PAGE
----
Fate Is to Blame for the Tragic Events in Romeo and Juliet

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  • Topic: Romeo and Juliet, Characters in Romeo and Juliet, Mercutio
  • Pages : 2 (670 words )
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  • Published : October 26, 2010
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Fate is to Blame for the Tragic Events in Romeo and Juliet.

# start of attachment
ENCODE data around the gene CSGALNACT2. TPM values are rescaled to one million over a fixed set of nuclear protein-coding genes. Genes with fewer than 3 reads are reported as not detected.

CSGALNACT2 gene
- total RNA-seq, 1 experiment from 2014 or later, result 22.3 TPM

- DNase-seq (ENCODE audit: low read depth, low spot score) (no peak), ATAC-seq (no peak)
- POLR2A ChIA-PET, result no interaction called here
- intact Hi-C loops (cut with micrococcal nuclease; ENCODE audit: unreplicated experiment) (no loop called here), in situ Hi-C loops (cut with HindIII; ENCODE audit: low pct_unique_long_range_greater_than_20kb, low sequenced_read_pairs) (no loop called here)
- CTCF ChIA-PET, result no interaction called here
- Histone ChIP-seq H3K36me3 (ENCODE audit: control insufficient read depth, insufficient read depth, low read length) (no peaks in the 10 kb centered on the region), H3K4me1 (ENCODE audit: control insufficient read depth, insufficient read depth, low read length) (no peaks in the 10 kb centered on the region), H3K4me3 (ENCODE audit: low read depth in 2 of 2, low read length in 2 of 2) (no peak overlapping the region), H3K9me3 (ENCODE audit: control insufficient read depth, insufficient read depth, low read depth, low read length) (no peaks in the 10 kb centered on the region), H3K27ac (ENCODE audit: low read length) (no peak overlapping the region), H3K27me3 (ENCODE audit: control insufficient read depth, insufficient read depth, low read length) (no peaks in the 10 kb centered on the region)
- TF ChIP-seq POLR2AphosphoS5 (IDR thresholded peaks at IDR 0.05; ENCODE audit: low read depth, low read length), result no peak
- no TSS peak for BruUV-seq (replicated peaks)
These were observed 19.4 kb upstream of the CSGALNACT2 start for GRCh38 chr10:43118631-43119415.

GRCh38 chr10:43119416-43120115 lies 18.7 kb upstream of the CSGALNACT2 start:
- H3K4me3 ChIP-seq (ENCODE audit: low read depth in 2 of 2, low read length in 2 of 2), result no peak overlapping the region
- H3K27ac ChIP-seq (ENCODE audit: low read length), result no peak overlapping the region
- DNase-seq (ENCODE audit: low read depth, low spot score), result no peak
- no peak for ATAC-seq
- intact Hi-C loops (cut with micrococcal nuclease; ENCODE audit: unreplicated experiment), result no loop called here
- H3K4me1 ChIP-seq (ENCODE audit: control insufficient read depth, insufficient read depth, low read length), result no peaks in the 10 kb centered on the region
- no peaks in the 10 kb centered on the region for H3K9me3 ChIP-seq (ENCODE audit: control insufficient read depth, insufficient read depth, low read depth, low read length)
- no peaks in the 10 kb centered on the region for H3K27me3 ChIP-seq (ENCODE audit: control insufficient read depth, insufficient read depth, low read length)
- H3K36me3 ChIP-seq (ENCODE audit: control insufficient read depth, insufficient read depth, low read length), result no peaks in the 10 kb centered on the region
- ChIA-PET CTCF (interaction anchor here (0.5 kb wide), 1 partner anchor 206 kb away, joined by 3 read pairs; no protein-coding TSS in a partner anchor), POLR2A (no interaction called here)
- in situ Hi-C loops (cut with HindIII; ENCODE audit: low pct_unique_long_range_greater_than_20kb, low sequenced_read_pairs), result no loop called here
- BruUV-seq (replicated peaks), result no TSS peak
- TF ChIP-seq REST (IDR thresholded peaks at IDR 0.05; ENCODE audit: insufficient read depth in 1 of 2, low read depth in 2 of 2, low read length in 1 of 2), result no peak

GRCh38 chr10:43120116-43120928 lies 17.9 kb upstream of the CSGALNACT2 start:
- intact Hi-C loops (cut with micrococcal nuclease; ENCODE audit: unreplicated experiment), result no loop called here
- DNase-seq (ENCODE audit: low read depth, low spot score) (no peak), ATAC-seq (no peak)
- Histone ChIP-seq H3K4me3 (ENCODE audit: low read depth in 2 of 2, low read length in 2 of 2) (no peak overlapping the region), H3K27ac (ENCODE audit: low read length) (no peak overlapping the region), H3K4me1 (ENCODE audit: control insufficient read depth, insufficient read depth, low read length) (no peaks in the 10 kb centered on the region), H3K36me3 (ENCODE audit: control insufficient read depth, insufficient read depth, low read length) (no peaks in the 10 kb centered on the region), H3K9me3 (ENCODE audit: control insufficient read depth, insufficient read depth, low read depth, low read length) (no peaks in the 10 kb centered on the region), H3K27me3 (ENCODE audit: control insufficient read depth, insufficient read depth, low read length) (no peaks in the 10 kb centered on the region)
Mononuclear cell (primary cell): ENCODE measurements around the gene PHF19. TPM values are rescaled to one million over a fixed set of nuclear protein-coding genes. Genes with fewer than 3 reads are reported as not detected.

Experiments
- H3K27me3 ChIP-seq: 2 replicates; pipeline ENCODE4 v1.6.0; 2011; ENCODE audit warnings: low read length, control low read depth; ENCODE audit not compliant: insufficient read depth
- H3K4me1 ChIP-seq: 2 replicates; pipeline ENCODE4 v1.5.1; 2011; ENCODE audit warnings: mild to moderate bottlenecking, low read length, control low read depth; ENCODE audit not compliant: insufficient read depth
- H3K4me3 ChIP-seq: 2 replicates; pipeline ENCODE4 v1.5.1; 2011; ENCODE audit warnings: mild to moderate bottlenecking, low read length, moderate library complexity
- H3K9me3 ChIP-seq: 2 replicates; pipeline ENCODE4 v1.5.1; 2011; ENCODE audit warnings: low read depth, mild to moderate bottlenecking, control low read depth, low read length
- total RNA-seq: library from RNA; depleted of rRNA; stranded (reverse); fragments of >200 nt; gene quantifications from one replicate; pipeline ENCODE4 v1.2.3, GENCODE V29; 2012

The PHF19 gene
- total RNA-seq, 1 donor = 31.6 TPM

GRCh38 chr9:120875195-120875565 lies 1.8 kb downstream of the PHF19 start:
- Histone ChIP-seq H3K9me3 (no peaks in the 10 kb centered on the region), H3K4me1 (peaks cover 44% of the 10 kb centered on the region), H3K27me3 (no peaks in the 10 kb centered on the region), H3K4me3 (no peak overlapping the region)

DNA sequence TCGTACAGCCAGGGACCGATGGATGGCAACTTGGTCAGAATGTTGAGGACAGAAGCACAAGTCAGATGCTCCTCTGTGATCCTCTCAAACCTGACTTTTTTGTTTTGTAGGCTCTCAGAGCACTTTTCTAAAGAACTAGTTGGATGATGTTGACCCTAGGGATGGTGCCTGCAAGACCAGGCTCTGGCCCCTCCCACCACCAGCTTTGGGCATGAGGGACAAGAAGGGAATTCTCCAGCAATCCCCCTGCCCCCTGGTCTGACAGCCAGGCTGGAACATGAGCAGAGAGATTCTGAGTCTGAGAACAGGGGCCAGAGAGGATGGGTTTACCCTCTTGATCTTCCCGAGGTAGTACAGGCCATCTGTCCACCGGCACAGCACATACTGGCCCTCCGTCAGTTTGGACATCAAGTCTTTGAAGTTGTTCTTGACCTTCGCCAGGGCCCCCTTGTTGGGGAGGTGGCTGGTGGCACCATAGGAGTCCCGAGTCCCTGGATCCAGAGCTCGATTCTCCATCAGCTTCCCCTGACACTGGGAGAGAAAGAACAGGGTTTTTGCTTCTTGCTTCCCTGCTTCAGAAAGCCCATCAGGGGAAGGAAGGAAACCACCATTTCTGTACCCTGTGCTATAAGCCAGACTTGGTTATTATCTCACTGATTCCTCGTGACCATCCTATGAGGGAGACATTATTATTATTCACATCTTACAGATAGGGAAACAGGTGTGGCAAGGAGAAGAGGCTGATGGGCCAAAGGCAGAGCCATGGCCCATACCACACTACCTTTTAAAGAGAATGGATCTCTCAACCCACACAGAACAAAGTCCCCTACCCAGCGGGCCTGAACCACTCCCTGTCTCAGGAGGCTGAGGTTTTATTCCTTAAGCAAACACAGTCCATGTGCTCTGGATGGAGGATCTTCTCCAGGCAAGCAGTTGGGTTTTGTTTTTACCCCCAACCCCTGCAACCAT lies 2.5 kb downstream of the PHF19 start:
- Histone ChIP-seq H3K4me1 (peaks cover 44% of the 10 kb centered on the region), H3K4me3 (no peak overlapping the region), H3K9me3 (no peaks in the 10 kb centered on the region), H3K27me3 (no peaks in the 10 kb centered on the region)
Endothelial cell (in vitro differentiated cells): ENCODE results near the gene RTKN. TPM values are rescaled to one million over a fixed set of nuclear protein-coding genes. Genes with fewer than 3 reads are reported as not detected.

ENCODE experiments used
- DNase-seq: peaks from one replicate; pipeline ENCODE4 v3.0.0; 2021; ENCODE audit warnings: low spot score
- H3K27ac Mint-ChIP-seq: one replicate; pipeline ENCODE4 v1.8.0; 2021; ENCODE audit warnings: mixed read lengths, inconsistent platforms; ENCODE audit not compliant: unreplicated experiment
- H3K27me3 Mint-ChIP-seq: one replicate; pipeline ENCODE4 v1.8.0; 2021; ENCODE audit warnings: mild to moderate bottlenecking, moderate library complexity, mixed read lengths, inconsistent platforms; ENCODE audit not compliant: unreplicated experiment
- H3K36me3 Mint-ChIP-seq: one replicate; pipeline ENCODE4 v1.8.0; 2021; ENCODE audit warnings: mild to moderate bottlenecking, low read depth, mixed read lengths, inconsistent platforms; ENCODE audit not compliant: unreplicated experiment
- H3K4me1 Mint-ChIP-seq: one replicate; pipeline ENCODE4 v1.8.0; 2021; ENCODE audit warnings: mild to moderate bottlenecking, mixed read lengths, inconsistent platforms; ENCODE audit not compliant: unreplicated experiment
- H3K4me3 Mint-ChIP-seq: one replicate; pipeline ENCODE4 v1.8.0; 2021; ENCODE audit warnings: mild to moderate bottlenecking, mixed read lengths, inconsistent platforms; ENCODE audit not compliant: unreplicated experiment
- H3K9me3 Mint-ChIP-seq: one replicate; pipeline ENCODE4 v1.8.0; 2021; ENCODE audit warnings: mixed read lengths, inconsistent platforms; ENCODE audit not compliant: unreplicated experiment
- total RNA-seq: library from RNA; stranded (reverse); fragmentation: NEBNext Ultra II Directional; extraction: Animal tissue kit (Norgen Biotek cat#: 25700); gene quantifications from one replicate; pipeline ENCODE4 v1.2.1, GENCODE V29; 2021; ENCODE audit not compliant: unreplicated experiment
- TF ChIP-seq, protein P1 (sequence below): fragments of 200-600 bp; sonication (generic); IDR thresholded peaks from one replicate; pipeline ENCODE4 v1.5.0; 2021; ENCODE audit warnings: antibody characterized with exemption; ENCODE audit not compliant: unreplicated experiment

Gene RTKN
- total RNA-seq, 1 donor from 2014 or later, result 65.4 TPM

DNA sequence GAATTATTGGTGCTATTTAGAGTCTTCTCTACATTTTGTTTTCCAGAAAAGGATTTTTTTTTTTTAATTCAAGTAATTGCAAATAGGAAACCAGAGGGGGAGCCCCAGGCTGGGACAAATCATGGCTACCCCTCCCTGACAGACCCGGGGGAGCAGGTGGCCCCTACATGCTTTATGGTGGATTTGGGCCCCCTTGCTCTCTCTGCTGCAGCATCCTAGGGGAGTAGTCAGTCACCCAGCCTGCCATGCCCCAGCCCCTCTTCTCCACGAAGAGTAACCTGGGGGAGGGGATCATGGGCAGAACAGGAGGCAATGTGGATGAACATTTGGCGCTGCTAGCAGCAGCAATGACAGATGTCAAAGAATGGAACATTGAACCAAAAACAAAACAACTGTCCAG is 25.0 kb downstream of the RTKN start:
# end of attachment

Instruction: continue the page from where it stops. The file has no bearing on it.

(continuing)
Fate is defined as a force that predetermines events, it is the inevitable events that are destined by this force. Romeo and Juliet's fates were intertwined from the moment of their birth, their families driven by hate are punished when the two young lovers fall in love and take their own lives. If fate is real then there was nothing that anyone could have done to help these star-crossed lovers from their path. Although fate had made them follow the path it paved for them, it didn’t physically make them take their own lives, simply the implications of their actions that fate pushed upon them had influenced this decision. It could only be fate that made Romeo meet Juliet at Capulet’s Party, An illiterate servant of the Capulet's was sent to invite people on a list to a party that they were throwing, Romeo bumped into this servant who asked him to read the list, with Rosaline's name, which had Romeo agreeing to go to the party after the servant invited them. This sets everything up for the two lovers. Romeo intends to go to the party, to woo his old flame Rosaline but instead encounters Juliet. Memorized by her beauty, and her simply memorized by him. They fall instantly in love and infatuated with each other but when Juliet is called away, they both showed their grief when they learned that the other was from the opposite family. ‘My only love sprung from my only hate.’ was an expression that Juliet exclaimed. What were the chances of all of this happening to two loathed enemies? After stolen moments and kisses, they wed each other. The next day Romeo kills Juliet’s cousin Tybalt, Romeo kills him for revenge of his own kinsman Mercutio who had been slain by Tybalt. This results in Romeo being banished from Verona, in a way Romeo foreshadows his future when he exclaims “Hence banished is banished from the world, and world’s exile is death. Then ‘banished’ is death mistermed. Calling death ‘banished’.”...
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